ADDIS ABABA, Ethiopia -- The Latest on the reactions to the preliminary report issued by the Ethiopian government on the March 10 crash of the Ethiopian Airlines Boeing 737 Max 8 jet shortly after takeoff which killed all 157 people on board. (all times local):
A doomed Ethiopian Airlines jet suffered from faulty readings by a key sensor, and pilots followed Boeing's recommended procedures when the plane started to nose dive but could not avoid crashing, according to a preliminary report released Thursday by the Ethiopian government.
The findings including the faulty sensor data drew the strongest link yet between the March 10 crash in Ethiopia and an October crash off the coast of Indonesia, which both involved Boeing 737 Max 8 jetliners. All 346 people on the two planes were killed.
Both planes had an automated system that pushed the nose down when sensors readings detected the danger of an aerodynamic stall, but it now appears that sensors malfunctioned on both planes.
In a statement, Boeing repeats that it is working on a software update to prevent the automated system from activating when it should not.
The family of a 24-year-old American passenger on the Ethiopian jet has sued Boeing in Chicago. The complaint, which also names Ethiopian Airlines and parts maker Rosemount Aerospace as defendants, is alleging negligence and civil conspiracy among other charges.
The American who was killed in the March 10 crash in Ethiopia, Samya Stumo, is the great niece of consumer advocate and former presidential candidate Ralph Nader.
"Blinded by its greed, Boeing haphazardly rushed the 737 MAX8 to market" and "actively concealed the nature of the automated system defects," the lawsuit alleges, demonstrating a "conscious disregard for the lives of others."
"You've let us down. You've killed people when you've let us down," said Adnaan Stumo, the victim's brother, addressing Boeing during a press conference in Chicago.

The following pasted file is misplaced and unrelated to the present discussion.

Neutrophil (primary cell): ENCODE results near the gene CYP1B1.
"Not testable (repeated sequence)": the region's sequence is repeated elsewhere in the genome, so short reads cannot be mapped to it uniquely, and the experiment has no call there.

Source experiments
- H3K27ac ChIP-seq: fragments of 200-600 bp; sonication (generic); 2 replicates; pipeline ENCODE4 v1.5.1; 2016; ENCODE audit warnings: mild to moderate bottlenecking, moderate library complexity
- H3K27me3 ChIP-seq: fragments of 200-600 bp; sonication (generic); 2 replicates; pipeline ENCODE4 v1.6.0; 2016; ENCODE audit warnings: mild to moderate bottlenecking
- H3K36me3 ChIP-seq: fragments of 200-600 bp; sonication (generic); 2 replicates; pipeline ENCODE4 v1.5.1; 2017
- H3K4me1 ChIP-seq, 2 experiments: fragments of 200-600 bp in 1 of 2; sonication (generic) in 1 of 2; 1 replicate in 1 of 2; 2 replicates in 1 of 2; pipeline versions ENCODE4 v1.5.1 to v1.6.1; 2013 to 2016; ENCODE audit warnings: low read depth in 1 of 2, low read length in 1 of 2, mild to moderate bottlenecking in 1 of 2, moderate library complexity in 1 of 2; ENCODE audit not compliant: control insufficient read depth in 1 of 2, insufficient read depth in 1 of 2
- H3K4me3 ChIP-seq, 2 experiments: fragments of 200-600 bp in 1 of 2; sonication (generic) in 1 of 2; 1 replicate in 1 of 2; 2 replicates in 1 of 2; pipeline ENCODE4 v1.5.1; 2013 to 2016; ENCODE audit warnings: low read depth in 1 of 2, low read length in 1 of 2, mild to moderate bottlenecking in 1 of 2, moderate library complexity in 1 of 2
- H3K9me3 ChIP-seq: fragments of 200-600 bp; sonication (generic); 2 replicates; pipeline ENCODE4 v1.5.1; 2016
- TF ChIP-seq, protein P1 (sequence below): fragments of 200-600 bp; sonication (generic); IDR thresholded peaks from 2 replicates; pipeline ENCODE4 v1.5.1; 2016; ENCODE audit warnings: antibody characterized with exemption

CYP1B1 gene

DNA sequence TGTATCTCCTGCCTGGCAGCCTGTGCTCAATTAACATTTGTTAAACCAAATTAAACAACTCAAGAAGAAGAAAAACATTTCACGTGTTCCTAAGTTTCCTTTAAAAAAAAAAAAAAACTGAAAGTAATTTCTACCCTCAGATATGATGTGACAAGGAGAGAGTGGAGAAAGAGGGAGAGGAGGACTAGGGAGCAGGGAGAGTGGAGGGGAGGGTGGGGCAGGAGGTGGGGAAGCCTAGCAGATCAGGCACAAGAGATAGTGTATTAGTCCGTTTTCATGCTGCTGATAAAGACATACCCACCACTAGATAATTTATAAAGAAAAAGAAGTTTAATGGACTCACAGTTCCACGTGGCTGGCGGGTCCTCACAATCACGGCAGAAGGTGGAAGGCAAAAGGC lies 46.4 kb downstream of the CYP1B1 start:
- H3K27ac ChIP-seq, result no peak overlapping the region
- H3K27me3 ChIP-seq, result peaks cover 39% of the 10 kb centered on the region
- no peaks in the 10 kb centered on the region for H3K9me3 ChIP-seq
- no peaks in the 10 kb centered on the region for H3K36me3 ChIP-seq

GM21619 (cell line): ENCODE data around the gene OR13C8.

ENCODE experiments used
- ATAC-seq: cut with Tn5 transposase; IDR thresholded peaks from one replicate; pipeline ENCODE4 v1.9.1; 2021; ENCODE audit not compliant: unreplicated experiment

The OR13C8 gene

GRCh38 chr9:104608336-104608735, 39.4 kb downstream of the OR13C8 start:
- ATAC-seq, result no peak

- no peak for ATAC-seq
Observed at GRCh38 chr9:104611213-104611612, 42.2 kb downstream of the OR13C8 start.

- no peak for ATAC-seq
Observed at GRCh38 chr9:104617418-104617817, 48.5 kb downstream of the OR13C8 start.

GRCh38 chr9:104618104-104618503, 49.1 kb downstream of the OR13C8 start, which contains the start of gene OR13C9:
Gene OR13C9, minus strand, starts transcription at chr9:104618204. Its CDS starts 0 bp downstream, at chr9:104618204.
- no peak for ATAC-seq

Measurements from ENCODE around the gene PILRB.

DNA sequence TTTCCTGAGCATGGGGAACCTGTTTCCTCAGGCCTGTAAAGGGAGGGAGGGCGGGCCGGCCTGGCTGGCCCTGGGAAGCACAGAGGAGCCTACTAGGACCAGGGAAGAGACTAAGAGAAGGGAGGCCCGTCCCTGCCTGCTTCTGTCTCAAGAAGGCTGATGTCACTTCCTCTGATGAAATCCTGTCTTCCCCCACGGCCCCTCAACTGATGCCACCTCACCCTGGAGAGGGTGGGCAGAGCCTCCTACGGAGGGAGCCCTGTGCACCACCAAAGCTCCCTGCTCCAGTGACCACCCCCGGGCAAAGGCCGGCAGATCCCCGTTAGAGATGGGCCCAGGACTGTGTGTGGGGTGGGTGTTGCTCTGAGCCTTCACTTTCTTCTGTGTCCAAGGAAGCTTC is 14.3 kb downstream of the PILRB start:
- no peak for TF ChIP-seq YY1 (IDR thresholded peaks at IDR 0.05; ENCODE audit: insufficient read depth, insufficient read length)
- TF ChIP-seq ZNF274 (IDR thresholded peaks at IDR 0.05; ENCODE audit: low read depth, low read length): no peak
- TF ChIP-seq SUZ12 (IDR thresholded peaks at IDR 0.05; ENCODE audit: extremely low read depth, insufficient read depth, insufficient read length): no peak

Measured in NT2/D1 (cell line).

The Max 8 has been under scrutiny since a Lion Air flight crashed off the coast of Indonesia under similar circumstances in October.
A sister of one of the crash victims of the Ethiopian Airlines flight said her whole family is grieving the death of her brother again amid the release of a preliminary report Thursday that said pilots followed Boeing's recommended procedures when the plane started to nose dive but could not avoid crashing. Konjit Shafi, who lost her younger brother Sintayehu Shafi in the crash, told The Associated Press that her family is unsettled by the news reports that are coming out all day.
"Today's preliminary report suggests Boeing could have done better in notifying the problem with the aircraft system early on," she said, surrounded by her family members in Ethiopia's capital, Addis Ababa. "This is causing us a great deal of pain. It is so sad to learn that our loved ones would have been spared if this problem was detected on time."
Konjit said her family has not yet decided to hire a legal team and is waiting for the full report to come out.
"We will do what we got to do when it's the right time for us," she stated. "But we want justice . not a delayed justice but a quick one. I heard the full report may take one year. But that's too long."
The late Sintayehu, a senior mechanic with a Toyota dealership in Ethiopia, was travelling to Kenya to attend a training workshop.
"My late brother was the one who used to drive me back home every day after work," she said tearfully. "Now I have to walk all the way from the main road to my home. And that's become a long walk."
The pilots of a doomed Ethiopian Airlines jet followed all of Boeing's recommended procedures when the plane started to nose dive but still couldn't save it, according to findings from a preliminary report released Thursday by the Ethiopian government. The plane crashed just six minutes after taking off from Addis Ababa, killing all 157 people on board.
The report, based on flight data and cockpit voice recorders on the Boeing 737 Max 8, was not released in full. Boeing declined to comment pending its review of the report on the March 10 crash.
The Max 8 has been under scrutiny since a Lion Air flight crashed off the coast of Indonesia under similar circumstances in October. Thursday's revelations raise questions about repeated assertions by Boeing and U.S. regulators that pilots could regain control in some emergencies by following steps that include turning off an anti-stall system designed specifically for the Max, known by its acronym, MCAS.